Tbilisi Lives the Night of Protest, Violence
Already tense discussions about the imminent passing of the draft law “On Transparency of Foreign Funding,” also known as the “foreign agent law,” have descended into scenes of violence as the ruling majority decided to ram the controversial changes through the parliament on March 7.
The tensions were high from March 6, when the joint session of the key Legal Affairs Committee of the Parliament endorsed the two draft laws, paving the way for the passing of the law at the plenary. Amid the public and international outcry, The draft was also emphatically rejected by President Salome Zurabishvili.
In a late-night briefing on March 6, MP Mamuka Mdinaradze, the majority faction leader, announced that the draft laws would be heard at the plenary session on Thursday, March 9. The meeting of the parliamentary bureau, which deals with scheduling, was meant to take the final decision during its morning session on March 7.
In anticipation of the bureau discussion, citizens – mostly civic and some party activists – started to gather at the citizens’ (back) entrance of the Parliament to make their voices heard by the MPs.
Like during the previous days’ rallies, the slogan “No To Russian Law” has dominated, together with many other handmade banners and slogans. The EU flags were omnipresent.
MPs and media inside the parliament building reported a heavy presence of additional security personnel, who were blocking the stairways and preventing MPs from circulating freely, especially on the floor where the Bureau session was taking place.
In the meantime, Prime Minister Irakli Garibashvili, on a visit to Berlin, where he attended the tourist fair, signaled the hardening tone of the ruling majority in the parliament was officially shared by the executive. Relegating the argument about the “transparency of CSOs” to the background, PM Garibashvili said, “the future of our country does not belong and will no longer belong to foreign agents or servants of foreign countries.” He also called the opposition “degenerate” and berated the members of the European Parliament and EU officials as “corrupt,” calling them to stop interfering in the country’s affairs. The general tenor of PM’s statement was not only in support of the draft law but in complete alignment with the sovereignist rhetoric of the People’s Power – a group of the majority faction that initiated the law.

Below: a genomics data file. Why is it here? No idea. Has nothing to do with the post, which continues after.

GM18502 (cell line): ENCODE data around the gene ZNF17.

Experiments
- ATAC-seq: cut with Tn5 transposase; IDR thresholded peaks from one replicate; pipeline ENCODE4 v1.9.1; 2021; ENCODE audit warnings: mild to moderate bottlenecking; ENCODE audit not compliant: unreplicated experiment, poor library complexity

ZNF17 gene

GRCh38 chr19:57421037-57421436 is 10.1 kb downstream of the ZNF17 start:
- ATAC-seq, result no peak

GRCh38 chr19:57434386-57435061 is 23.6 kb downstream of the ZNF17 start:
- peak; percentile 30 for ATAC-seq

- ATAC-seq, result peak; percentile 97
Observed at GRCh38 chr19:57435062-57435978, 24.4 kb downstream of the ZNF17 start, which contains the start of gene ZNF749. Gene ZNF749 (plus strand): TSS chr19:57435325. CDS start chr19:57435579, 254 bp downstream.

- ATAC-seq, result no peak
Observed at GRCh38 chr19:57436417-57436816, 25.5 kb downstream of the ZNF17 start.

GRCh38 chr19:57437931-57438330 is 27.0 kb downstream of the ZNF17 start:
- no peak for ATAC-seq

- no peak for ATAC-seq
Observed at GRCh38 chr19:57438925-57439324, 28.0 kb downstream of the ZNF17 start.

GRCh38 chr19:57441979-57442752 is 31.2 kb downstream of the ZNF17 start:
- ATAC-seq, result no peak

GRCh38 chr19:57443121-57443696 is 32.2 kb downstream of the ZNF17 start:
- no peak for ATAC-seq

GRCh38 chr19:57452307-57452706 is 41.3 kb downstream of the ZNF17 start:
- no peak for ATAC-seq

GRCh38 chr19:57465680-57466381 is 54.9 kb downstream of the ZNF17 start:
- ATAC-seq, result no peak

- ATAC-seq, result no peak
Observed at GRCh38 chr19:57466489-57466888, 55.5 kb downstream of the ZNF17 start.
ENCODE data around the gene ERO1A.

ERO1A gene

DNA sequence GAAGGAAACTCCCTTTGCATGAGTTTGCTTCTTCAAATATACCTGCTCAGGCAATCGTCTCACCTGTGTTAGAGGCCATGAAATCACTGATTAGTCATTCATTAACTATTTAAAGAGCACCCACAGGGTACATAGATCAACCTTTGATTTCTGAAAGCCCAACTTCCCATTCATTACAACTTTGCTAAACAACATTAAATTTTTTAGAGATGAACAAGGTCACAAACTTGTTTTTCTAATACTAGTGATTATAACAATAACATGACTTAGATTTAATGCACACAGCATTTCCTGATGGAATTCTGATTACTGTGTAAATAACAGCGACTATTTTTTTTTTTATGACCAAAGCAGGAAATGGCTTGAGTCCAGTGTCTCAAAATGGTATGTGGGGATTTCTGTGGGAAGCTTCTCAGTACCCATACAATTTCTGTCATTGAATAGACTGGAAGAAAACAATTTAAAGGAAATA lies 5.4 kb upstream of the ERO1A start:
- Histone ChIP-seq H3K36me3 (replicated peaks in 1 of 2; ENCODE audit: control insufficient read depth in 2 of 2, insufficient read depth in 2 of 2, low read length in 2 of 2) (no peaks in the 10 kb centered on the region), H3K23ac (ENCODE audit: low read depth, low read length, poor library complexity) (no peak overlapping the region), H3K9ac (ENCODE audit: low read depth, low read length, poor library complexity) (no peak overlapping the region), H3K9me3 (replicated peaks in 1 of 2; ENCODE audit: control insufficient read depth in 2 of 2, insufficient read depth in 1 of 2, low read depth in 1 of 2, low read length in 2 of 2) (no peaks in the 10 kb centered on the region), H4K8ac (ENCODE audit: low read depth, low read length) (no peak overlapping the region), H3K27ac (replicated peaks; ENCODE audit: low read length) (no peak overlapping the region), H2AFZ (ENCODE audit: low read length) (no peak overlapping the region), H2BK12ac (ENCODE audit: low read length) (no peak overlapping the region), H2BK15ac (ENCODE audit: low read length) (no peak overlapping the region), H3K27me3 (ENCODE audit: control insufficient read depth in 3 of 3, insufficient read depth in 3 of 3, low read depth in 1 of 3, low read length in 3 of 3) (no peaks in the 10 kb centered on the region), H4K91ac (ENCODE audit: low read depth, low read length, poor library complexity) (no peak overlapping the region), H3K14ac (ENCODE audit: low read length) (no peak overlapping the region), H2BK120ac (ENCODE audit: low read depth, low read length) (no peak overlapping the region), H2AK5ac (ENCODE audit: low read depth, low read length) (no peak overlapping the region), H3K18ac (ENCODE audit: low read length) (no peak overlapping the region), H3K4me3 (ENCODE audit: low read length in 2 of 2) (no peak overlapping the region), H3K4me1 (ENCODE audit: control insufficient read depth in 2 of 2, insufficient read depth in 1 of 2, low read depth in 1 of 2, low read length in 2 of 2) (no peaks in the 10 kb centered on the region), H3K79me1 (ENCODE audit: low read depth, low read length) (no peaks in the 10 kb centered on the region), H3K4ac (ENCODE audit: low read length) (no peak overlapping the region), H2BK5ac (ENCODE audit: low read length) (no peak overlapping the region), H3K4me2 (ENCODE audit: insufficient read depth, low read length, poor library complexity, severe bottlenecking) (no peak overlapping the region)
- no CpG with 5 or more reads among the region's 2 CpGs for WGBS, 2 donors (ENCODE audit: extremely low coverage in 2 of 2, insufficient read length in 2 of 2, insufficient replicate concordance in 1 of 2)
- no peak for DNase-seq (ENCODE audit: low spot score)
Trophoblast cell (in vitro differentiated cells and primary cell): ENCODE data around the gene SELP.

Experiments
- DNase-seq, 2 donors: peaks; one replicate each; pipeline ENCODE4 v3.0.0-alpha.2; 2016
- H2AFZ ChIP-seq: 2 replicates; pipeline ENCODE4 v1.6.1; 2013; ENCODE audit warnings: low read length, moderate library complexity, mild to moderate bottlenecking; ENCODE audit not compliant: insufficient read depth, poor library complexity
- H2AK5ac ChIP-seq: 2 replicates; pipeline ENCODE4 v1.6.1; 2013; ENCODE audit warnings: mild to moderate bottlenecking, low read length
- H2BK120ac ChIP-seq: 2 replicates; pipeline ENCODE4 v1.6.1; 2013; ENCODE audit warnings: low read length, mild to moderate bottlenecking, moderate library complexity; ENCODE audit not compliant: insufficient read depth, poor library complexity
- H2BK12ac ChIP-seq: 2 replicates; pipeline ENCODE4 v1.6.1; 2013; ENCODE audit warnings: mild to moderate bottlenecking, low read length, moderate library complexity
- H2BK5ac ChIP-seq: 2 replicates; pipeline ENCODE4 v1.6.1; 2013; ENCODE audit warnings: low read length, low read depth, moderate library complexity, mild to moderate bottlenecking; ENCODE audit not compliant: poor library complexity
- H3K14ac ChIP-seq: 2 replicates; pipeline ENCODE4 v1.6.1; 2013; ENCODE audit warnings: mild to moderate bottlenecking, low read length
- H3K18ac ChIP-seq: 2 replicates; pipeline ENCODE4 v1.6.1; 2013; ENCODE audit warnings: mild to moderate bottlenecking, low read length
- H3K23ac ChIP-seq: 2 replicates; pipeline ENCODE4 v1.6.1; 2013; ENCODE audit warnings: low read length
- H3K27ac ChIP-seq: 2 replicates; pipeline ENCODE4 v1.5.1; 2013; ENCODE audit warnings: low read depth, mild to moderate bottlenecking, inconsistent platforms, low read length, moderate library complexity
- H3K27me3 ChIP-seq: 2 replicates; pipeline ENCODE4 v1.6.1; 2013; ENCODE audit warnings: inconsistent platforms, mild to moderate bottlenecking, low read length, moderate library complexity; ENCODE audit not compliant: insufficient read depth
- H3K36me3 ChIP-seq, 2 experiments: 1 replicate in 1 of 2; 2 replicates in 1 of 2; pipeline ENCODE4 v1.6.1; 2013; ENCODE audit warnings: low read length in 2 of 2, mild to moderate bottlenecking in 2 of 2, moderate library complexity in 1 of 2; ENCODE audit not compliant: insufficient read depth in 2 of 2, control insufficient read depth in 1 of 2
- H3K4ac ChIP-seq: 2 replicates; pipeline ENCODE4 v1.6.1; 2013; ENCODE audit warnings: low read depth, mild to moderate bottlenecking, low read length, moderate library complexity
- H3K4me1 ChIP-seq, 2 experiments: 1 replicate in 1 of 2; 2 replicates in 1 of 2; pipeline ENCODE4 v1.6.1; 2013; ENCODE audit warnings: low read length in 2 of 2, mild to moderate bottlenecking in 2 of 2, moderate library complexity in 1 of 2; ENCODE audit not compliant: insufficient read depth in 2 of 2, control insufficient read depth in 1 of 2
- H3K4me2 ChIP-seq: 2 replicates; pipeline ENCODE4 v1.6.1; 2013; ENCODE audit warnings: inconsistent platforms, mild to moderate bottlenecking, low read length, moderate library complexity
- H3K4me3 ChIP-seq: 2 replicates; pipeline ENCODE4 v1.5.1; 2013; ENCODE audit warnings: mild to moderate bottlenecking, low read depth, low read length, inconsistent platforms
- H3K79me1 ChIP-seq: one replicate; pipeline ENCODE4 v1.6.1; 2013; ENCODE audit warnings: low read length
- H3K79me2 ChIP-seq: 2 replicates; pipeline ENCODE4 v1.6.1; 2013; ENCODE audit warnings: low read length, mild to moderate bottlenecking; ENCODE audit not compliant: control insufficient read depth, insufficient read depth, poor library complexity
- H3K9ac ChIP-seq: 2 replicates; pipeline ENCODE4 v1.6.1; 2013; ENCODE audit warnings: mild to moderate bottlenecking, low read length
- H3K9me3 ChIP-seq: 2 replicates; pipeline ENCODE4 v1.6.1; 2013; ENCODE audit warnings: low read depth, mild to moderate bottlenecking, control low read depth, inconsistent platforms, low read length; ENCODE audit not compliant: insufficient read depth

Parliament discusses the bill
By around 16:00 Tbilisi time (13:00 CET), the Parliament session was ongoing, with the ruling party securing support from some opposition MPs to elect the new Public Defender. The protesting crowd at the parliament started to thin, expecting a full day of protest during the plenary debate on Thursday.
At that moment, Speaker Shalva Papuashvili announced the draft Defense Code, slated for discussion, was “not ready for presentation” and that the draft “On Transparency of Foreign Funding” will be debated instead. Seeing that the ruling party broke its word and was trying to ram the law through, the opposition leaders and civic activists started to call their supporters to come back to the streets.
Despite the protests from opposition MPs and the calls to honor their commitment to discussing the draft on Thursday, Speaker Papuashvili put the bill to the vote in its first reading. It was adopted with 76 votes to 13, and two more GD MPs said later that their voting machines malfunctioned and asked to add their votes in support.
Outraged by the ruling majority ramming the draft through the Parliament, the number of protesters started to swell into thousands. They have moved from behind the parliament to the front, on Rustaveli avenue. Political party leaders started to appear, but the protest at large did not appear to have a unified overall leadership. Many citizens came spontaneously; activists have organized with their own smaller groups, often online and through social media.